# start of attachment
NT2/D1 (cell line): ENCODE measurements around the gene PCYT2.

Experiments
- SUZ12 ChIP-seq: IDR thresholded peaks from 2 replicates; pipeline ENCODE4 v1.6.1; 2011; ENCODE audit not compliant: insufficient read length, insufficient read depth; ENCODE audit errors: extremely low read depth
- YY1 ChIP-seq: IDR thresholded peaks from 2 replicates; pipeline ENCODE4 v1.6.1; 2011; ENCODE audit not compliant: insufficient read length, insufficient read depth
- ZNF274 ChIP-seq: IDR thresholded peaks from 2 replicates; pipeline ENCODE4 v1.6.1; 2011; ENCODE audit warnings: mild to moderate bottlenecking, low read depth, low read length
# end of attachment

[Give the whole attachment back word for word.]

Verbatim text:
NT2/D1 (cell line): ENCODE measurements around the gene PCYT2.

Experiments
- SUZ12 ChIP-seq: IDR thresholded peaks from 2 replicates; pipeline ENCODE4 v1.6.1; 2011; ENCODE audit not compliant: insufficient read length, insufficient read depth; ENCODE audit errors: extremely low read depth
- YY1 ChIP-seq: IDR thresholded peaks from 2 replicates; pipeline ENCODE4 v1.6.1; 2011; ENCODE audit not compliant: insufficient read length, insufficient read depth
- ZNF274 ChIP-seq: IDR thresholded peaks from 2 replicates; pipeline ENCODE4 v1.6.1; 2011; ENCODE audit warnings: mild to moderate bottlenecking, low read depth, low read length